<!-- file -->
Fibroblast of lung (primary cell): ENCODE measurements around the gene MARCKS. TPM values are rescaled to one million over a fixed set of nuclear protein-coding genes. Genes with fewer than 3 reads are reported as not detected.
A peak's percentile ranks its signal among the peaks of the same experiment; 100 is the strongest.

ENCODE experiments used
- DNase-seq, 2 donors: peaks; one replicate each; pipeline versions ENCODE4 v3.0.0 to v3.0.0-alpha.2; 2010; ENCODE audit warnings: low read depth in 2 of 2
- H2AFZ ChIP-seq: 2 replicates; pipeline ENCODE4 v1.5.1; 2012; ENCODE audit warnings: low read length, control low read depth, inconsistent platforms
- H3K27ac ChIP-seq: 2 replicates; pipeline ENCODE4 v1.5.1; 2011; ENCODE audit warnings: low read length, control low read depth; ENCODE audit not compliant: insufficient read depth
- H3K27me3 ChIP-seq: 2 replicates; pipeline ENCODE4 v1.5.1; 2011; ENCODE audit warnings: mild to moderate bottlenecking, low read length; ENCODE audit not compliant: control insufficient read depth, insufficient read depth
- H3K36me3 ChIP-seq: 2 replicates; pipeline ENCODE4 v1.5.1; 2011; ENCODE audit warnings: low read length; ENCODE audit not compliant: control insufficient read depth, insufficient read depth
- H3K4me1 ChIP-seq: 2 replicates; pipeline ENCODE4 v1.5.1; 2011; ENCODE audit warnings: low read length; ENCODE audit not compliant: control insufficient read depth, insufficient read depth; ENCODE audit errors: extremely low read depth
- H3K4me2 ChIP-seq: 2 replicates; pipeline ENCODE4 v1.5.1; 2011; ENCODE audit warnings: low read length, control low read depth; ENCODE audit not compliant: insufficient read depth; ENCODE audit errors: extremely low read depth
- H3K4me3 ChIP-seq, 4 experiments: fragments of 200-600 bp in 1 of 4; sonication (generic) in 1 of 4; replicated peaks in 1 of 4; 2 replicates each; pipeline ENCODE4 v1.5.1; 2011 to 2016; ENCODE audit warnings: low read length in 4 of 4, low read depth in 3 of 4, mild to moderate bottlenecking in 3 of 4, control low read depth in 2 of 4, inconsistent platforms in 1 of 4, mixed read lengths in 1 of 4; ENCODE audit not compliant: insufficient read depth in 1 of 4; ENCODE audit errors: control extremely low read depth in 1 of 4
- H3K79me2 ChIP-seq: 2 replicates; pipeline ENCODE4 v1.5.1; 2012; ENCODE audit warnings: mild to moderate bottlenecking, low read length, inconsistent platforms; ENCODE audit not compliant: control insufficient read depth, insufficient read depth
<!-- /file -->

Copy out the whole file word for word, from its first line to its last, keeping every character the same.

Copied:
Fibroblast of lung (primary cell): ENCODE measurements around the gene MARCKS. TPM values are rescaled to one million over a fixed set of nuclear protein-coding genes. Genes with fewer than 3 reads are reported as not detected.
A peak's percentile ranks its signal among the peaks of the same experiment; 100 is the strongest.

ENCODE experiments used
- DNase-seq, 2 donors: peaks; one replicate each; pipeline versions ENCODE4 v3.0.0 to v3.0.0-alpha.2; 2010; ENCODE audit warnings: low read depth in 2 of 2
- H2AFZ ChIP-seq: 2 replicates; pipeline ENCODE4 v1.5.1; 2012; ENCODE audit warnings: low read length, control low read depth, inconsistent platforms
- H3K27ac ChIP-seq: 2 replicates; pipeline ENCODE4 v1.5.1; 2011; ENCODE audit warnings: low read length, control low read depth; ENCODE audit not compliant: insufficient read depth
- H3K27me3 ChIP-seq: 2 replicates; pipeline ENCODE4 v1.5.1; 2011; ENCODE audit warnings: mild to moderate bottlenecking, low read length; ENCODE audit not compliant: control insufficient read depth, insufficient read depth
- H3K36me3 ChIP-seq: 2 replicates; pipeline ENCODE4 v1.5.1; 2011; ENCODE audit warnings: low read length; ENCODE audit not compliant: control insufficient read depth, insufficient read depth
- H3K4me1 ChIP-seq: 2 replicates; pipeline ENCODE4 v1.5.1; 2011; ENCODE audit warnings: low read length; ENCODE audit not compliant: control insufficient read depth, insufficient read depth; ENCODE audit errors: extremely low read depth
- H3K4me2 ChIP-seq: 2 replicates; pipeline ENCODE4 v1.5.1; 2011; ENCODE audit warnings: low read length, control low read depth; ENCODE audit not compliant: insufficient read depth; ENCODE audit errors: extremely low read depth
- H3K4me3 ChIP-seq, 4 experiments: fragments of 200-600 bp in 1 of 4; sonication (generic) in 1 of 4; replicated peaks in 1 of 4; 2 replicates each; pipeline ENCODE4 v1.5.1; 2011 to 2016; ENCODE audit warnings: low read length in 4 of 4, low read depth in 3 of 4, mild to moderate bottlenecking in 3 of 4, control low read depth in 2 of 4, inconsistent platforms in 1 of 4, mixed read lengths in 1 of 4; ENCODE audit not compliant: insufficient read depth in 1 of 4; ENCODE audit errors: control extremely low read depth in 1 of 4
- H3K79me2 ChIP-seq: 2 replicates; pipeline ENCODE4 v1.5.1; 2012; ENCODE audit warnings: mild to moderate bottlenecking, low read length, inconsistent platforms; ENCODE audit not compliant: control insufficient read depth, insufficient read depth